The Occupy Wall Street debate has, like any topic of American political debate, been grossly oversimplified.
The question everyone’s asking (and answering with presumptions and predispositions) is: Should we take these guys seriously?
As Americans, we assume there are two answers. Yes, they represent the true unheeded voice of American democracy and have the potential to shake the very foundation of the nation’s social, political and economic structure.
Or no, they’re a ragtag tossed salad full of hippies, hobos and junkies whose vague mission to destroy American capitalism is unclear, ineffectual and primarily an excuse to swap drugs and grope each other in makeshift campsites.
In truth, it’s a little bit of both. Take a look at some footage from the Occupy Oakland General Strike:
Lost at Sea
The principal criticism scorns the movement’s lack of a clear, explicitly defined agenda. It’s a legitimate critique. Occupy protesters want everything from universal healthcare to bans on federal political contributions. Their goals are vague and their plans for achieving those goals are more so. Even after releasing a document entitled the “Declaration of the Occupation of New York City,” it’s difficult to decipher just what the protestors aim to accomplish. They provide a list of grievances but offer no solutions for amending the problems.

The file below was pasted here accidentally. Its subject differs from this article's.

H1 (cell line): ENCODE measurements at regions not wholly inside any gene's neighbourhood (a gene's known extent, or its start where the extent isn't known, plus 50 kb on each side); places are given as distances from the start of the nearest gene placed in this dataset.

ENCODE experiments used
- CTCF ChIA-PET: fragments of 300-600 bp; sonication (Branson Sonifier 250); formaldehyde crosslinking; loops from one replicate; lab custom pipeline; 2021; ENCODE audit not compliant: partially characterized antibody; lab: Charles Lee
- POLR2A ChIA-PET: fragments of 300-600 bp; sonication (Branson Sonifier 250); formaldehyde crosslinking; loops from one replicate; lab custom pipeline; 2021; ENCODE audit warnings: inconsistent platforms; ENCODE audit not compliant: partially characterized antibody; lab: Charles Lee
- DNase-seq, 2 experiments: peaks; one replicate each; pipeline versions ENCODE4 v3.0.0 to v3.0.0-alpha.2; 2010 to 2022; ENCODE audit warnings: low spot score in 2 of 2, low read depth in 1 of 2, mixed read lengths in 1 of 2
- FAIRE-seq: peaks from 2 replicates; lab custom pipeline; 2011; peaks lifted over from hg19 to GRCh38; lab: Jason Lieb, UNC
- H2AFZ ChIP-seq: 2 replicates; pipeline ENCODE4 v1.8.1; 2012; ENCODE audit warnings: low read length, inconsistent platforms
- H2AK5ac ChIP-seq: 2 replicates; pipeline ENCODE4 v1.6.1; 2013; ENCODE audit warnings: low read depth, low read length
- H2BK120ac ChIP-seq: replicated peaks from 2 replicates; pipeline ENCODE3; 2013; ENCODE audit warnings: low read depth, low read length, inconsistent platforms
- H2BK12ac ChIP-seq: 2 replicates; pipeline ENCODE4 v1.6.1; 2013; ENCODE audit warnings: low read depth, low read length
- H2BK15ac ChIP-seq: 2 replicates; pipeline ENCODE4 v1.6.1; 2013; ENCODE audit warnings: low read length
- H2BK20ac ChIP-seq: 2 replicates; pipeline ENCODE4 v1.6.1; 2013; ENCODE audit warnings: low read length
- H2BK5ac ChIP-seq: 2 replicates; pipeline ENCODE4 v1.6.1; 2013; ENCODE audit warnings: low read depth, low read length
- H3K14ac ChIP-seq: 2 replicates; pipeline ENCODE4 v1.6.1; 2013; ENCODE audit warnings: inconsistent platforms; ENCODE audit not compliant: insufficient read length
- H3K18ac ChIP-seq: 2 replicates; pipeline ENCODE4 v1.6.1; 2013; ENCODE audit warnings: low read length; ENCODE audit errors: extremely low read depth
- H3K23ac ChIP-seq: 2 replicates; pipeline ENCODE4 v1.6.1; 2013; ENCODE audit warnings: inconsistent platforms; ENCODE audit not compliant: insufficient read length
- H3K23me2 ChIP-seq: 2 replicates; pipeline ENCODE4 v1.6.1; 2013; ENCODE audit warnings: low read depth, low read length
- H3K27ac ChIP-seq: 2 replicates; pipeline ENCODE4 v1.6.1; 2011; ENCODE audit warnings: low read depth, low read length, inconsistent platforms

Occupy (insert location) has two and only two easily discernible defining characteristics: participants are 1) left of centre and 2) sick of corporate greed.
Perhaps the movement’s unofficial slogan is most telling of their underlying motivation. “We are the 99%”—it refers to the heavily skewed distribution of wealth in the United States. The wealthiest 1% of Americans controls approximately 40% of the nation’s wealth. The other 99% share the remaining 60%. Banks and corporations are perceived as the main offenders. Bank of America was recently the target of outrage when it attempted to institute a monthly $5 fee for debit usage. To distill the motto into a simple nugget of unadulterated cynicism, people who spout the mantra are essentially holding the 1% responsible for the gamut of their financial hardships. Bring forth the guillotines.
As a result of movement’s nebulous nature, the spirit and demonstrations of Occupy often come across as more a self-pitying moan than a pointed political advocacy. But does Occupy’s amorphous agenda entirely invalidate it as a political movement? To an extent.
While a fair number of the occupiers are undoubtedly setting up camp for the cheap thrill of political activism with rioting potential or because it’s a hell of a lot more fun than trying to pay off student loans with a waitressing job, there remains the fundamental reason occupation was initiated in the first place. A vague but undeniable dissatisfaction with American economic system persists.
Much like the Tea Party demonstrations, which seem to finally be taking a back seat to Occupy Wall Street in the media, the gathering is indicative of an illness deep in the economic structure. Something needs to change, and in the wake of the financial crisis, everybody knows it. Nobody can seem to decide on just what that something is.
For now, it’s OK that Occupy doesn’t have a neatly paved road to follow. But in the long run, its lack of coherence will be its demise. If a form of leadership can come to power and harness all the chaotic energy, channeling it into a specific course of action with concrete ideas and objectives, Occupy could become a force be reckoned with. But until Occupy figures out what it wants, it will continue to be a nuisance at best.